Alex: I usually sit over the song until it sounds complete to me. When I show a new song to the band I usually see it as a finished entity. And it can be hard to make me do any alterations. But we always manage to work it out. I’m not a control freak or something – writing new music is just a bit too personal for me as I try to embody a certain momentary mood. After the music is ready Joe writes the vocal lines and records a demo. We give it a fresh listening later. If we like what we hear, we proceed to the studio and record vocals. Because of the pandemic, I had to record all synths, backing vocals and guitars for the album at home, but it turned out to be very convenient, so we’ll stick to this scheme for a while.

  • What are the creative influences on your artistic development – music, literature, visual arts, films?

Lana: All of it can give new ideas that may find their way into the songs, music parts, photoshoots or album covers.

Alex: The darker side of the culture of the 80s and 90s with its dystopian vibes, depicted in music, literature and art, has left its traces on my perception of the world. And growing up in a feverish Russia of the 90s also had its own influence – cloudy prospects in life, uncertainty, crime, generally low level of life, abandoned houses and construction sites, huge factories left to rust and decay, and the overall feel of decline in the air.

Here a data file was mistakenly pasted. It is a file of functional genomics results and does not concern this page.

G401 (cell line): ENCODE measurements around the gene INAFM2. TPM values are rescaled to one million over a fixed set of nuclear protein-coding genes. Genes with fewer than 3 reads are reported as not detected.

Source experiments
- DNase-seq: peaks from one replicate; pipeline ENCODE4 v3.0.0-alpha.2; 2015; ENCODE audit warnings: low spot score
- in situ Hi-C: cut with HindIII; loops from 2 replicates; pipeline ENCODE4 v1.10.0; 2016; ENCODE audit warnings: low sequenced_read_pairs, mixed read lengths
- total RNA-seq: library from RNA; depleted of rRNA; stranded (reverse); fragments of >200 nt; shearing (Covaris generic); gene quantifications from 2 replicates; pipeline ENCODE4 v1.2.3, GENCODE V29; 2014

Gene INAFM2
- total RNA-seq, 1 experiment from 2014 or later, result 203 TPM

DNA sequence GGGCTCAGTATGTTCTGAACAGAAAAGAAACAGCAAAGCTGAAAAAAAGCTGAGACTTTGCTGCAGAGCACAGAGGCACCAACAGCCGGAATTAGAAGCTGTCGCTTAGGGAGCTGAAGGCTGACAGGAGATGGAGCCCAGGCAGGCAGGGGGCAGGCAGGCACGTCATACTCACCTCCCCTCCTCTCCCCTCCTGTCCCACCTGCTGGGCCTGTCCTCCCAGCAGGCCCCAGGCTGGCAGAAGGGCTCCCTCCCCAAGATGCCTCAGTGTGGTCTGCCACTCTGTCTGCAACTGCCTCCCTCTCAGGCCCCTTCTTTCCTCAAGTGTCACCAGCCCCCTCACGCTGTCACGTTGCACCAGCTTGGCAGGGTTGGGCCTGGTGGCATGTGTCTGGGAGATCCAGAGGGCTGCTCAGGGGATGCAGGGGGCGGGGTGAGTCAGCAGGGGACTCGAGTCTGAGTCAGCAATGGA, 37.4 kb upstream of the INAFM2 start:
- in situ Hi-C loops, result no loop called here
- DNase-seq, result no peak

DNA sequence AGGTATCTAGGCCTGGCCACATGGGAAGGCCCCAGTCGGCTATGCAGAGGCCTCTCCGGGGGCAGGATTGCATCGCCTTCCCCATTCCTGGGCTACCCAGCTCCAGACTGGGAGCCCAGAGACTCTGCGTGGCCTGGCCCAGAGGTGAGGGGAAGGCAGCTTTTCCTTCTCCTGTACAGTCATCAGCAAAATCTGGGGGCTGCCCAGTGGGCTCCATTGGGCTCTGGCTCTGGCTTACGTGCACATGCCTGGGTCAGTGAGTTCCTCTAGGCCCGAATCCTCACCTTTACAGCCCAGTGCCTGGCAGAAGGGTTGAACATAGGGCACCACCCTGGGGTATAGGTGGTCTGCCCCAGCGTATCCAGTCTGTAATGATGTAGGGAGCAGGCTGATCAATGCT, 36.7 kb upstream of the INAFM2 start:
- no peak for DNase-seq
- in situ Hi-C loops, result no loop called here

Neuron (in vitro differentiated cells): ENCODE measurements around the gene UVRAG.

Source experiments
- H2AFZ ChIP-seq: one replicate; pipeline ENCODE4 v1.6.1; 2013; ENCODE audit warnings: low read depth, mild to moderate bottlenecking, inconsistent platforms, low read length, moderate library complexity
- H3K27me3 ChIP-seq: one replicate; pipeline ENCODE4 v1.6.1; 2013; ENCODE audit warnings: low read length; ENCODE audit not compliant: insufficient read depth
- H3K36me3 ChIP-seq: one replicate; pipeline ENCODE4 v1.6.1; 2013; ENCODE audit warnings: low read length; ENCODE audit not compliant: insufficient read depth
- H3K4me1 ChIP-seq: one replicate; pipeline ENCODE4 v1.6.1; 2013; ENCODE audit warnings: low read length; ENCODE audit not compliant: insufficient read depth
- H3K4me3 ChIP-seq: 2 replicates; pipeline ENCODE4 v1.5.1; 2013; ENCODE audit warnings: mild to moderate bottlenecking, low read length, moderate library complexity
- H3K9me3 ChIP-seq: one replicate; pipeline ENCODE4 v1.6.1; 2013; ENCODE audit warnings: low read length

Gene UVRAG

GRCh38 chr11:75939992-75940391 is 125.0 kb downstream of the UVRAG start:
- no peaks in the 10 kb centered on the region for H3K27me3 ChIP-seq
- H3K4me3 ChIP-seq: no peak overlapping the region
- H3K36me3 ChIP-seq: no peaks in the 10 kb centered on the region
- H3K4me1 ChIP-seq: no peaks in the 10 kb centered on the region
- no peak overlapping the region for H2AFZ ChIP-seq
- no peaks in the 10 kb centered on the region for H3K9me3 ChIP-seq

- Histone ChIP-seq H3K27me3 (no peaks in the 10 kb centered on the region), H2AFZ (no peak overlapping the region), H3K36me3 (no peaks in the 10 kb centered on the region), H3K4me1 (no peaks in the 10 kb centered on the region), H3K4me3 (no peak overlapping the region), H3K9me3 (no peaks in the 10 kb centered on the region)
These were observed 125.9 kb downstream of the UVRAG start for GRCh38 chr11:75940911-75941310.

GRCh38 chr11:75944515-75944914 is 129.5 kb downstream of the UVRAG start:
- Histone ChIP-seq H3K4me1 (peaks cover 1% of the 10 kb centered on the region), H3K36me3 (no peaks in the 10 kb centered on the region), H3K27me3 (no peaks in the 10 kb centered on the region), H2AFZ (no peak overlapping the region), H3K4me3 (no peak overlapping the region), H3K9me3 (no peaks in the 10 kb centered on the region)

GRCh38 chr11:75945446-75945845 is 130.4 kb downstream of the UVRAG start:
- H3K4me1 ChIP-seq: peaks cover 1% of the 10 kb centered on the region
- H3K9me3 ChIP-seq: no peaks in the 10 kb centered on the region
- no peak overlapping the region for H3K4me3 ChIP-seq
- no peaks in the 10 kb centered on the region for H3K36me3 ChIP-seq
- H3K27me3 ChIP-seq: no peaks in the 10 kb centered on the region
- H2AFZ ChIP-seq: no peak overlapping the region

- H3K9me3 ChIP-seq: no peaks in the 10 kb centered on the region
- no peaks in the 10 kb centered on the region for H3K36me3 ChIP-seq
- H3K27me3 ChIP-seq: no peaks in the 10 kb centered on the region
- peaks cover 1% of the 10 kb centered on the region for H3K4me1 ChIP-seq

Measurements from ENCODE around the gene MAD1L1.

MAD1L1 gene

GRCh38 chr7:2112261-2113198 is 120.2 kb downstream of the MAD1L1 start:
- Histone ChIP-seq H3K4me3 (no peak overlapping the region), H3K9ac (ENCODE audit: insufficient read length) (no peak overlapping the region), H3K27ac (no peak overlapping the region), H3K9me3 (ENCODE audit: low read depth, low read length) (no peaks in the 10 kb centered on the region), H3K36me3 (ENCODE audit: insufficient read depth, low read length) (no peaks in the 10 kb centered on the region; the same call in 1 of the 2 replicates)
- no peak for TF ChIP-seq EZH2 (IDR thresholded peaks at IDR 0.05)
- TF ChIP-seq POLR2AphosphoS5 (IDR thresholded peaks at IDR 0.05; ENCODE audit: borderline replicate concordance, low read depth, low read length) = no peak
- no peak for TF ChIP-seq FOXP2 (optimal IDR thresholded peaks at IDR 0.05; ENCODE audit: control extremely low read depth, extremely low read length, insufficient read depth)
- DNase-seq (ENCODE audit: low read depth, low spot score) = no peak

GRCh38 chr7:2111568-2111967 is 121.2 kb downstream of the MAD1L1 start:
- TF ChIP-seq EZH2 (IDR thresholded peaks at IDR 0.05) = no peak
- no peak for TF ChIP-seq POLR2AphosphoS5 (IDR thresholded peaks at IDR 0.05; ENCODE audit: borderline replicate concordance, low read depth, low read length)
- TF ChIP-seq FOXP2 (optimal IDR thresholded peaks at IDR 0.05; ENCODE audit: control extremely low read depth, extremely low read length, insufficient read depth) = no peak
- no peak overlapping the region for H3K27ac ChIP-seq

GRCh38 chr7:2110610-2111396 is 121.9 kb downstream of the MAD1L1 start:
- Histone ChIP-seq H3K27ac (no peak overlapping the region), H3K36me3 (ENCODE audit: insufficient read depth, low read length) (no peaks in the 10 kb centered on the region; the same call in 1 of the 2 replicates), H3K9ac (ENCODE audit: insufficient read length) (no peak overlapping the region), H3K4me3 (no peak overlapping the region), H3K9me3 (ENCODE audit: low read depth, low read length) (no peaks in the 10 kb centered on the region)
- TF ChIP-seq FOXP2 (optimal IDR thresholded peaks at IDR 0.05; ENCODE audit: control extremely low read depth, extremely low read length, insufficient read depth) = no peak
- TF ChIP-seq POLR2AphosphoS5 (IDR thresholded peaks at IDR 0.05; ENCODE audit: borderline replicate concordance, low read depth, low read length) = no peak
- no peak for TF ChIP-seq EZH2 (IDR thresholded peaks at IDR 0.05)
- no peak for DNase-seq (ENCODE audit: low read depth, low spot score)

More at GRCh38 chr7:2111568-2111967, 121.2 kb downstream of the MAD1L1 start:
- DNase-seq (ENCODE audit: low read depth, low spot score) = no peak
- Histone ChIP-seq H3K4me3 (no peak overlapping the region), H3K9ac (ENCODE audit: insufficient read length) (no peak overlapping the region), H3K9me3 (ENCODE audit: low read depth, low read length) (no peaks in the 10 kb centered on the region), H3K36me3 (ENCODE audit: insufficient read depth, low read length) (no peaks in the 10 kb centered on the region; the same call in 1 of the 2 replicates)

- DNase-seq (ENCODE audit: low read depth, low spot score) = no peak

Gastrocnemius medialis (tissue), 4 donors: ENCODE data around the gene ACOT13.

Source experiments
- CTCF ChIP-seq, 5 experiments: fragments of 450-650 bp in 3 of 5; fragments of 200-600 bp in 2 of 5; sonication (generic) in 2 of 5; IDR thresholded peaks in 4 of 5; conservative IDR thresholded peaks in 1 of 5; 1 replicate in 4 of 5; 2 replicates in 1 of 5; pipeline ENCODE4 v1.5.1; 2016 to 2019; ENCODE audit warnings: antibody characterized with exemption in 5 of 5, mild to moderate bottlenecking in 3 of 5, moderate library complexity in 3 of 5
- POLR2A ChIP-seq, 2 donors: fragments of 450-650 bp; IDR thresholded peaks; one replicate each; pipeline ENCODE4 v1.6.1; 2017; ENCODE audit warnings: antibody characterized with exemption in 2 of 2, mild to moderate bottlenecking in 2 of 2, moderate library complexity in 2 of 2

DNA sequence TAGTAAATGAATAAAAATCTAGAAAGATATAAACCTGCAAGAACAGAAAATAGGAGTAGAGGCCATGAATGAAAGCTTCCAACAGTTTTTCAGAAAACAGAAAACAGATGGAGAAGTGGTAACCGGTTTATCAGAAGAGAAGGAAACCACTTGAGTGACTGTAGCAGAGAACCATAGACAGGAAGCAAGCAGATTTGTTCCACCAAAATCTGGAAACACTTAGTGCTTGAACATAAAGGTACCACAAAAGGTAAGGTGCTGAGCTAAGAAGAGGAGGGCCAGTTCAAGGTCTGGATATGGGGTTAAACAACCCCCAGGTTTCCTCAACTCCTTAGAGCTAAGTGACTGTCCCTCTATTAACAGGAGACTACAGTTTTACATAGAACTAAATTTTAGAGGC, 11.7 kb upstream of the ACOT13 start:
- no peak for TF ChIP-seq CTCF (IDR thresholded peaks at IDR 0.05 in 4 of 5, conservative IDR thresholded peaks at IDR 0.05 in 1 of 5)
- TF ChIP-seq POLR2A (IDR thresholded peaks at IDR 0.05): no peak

• Lyrics reflect a liberation from the self, society and the past. What is the personal meaning of this journey?

Alex: The idea of liberation in songs like “Leaving” is quite simple. Since our earliest years, we are taught about our duties and responsibilities to everyone but not ourselves. We are told that we live to be useful to others, to work for the other guy who stands above you and this is just how it goes. For post-soviet kids like me, it is often even harder to resist this concept because we were taught to be “good” – moderate in our needs and desires, to be helpful, modest and polite and to respect the authority of all kinds. In modern times this obliges you to keep doing things you don’t like or totally disagree with. And before it is too late you must open your eyes and realize that you are no slave and you don’t have to waste your life for someone else’s sake. You should never forget that you’re a personality, not a machine programmed to serve and please.

  • While your shimmering dark sound could have nods to my fellow citizens The Frozen Autumn or Clan of Xymox, it’s also peppered with diverse elements taken from hard rock, metal, electronica, 80s electropop, on which the emotional and compelling Joe’s voice is perfectly at ease, atop the energetic and pulsating instrumentation. Could you talk about it?

Joe: It’s pretty simple – we didn’t have any reference song, genre or band and just used all the elements that we found appropriate. Our main aim was to create a certain atmosphere. And we made the most of the expressive means we had in our baggage. It was not a calculated choice, all these elements just blended in naturally.